Trick or Treat? Trick. All the way.
We decided to decorate our production manager's office for El Dia de los Muertos. While he was at the national renewable energy conference in Denver, we strung cobwebs and fair trade paper skeletons all over Brian's office. He was surprisingly happy about the effect, though the office does look a bit Rip Van Winkle-esque. It wasn't a comment on his age, so much as a chance to prank the eternal jokester with Papel Picado Mexican Streamers that we bought from Global Exchange. More on this haunting paper art from the Global Exchange Fair Trade Store:
Papel Picado is a traditional art handmade by artisans from Mexico. The brightly colored tissue (or in this case, booo-ti-ful black!) is handcut, using chisels and a top pattern as a guide. Although Papel de China (tissue paper) was originally brought to Europe from China and then to "New Spain" (Nuevo Espana), the indigenous people of Mexico had already been using hand made paper *(amatl), along with the tradition of cut decorative and ceremonial images, for centuries.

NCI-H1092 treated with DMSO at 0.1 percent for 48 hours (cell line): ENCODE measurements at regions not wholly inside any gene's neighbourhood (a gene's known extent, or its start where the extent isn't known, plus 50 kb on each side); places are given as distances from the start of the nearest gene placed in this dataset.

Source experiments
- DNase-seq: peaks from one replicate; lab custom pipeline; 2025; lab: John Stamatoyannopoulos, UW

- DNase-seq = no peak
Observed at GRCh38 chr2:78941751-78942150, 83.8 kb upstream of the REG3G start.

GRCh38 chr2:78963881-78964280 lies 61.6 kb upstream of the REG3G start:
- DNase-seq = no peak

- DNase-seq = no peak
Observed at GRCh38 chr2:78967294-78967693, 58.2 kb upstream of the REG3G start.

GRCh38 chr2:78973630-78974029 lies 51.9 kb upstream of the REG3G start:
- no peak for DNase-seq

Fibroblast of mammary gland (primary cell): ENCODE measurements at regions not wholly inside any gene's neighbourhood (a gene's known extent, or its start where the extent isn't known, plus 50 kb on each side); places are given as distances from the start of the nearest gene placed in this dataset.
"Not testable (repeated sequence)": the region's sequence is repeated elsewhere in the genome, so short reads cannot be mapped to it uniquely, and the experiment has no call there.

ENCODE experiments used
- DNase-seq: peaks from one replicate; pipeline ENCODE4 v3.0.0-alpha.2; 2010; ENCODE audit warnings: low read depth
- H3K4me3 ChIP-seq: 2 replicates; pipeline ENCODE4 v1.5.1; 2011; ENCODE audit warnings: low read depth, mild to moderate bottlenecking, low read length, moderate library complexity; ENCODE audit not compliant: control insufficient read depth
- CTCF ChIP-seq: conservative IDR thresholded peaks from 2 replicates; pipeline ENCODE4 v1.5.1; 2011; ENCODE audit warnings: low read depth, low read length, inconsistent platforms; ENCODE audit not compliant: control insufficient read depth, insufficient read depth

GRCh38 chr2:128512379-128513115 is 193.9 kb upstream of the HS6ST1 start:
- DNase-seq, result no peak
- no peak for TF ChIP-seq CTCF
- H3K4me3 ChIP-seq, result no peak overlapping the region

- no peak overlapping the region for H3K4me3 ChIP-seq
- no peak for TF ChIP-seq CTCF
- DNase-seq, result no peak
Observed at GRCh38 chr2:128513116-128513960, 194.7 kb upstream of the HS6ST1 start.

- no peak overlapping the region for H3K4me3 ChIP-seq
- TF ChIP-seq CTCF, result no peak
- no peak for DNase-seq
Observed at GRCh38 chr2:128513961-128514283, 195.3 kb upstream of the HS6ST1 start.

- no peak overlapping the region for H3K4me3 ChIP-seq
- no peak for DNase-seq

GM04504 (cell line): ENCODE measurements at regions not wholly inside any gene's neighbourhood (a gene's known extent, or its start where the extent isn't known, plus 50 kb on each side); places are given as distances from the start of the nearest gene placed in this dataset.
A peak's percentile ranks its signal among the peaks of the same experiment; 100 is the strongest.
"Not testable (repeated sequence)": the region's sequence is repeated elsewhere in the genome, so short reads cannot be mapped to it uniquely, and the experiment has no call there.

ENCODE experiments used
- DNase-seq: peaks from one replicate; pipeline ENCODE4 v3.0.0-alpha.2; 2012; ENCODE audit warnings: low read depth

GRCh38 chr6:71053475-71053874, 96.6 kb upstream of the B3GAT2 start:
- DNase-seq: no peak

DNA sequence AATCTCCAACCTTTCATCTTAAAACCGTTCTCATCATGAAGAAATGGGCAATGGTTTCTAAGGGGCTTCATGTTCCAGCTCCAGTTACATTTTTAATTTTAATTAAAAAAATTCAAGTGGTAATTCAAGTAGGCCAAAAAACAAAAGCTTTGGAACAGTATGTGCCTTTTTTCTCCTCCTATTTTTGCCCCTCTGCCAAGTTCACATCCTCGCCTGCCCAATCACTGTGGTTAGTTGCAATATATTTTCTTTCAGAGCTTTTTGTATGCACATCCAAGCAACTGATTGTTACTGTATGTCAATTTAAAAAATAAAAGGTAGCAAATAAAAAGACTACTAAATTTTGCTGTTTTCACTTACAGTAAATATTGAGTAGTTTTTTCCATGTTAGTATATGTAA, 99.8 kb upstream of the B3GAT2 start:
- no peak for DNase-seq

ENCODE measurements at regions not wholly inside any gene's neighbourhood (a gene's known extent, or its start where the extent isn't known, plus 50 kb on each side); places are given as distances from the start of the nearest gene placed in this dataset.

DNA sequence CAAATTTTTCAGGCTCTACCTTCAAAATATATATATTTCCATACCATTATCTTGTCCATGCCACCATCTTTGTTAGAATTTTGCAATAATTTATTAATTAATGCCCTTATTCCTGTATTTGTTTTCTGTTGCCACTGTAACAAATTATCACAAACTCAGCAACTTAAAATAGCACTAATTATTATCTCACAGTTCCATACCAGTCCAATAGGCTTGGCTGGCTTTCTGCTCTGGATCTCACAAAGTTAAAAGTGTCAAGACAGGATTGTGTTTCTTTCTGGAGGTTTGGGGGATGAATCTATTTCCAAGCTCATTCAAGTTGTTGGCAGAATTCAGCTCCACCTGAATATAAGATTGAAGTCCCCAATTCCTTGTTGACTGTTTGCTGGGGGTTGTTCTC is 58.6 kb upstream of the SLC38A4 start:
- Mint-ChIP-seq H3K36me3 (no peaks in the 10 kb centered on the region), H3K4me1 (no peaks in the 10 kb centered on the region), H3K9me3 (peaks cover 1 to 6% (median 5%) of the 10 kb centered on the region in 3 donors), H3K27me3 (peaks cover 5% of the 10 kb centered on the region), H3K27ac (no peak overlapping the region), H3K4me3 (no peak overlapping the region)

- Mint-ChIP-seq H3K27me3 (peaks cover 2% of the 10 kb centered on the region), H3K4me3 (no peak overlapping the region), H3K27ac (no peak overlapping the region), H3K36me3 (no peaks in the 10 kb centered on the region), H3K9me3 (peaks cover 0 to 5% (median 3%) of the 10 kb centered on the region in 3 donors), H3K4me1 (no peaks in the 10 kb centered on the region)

If you are taking young ones around for trick or treating this year, consider downloading Reverse Trick or Treating materials to promote Fair Trade chocolate in your neighborhood. Or just buy some to eat yourself--that's what I did!
The truth is that Fair Trade is a practice that everyone can get excited about--whether you prefer office trickery or fabulous treats.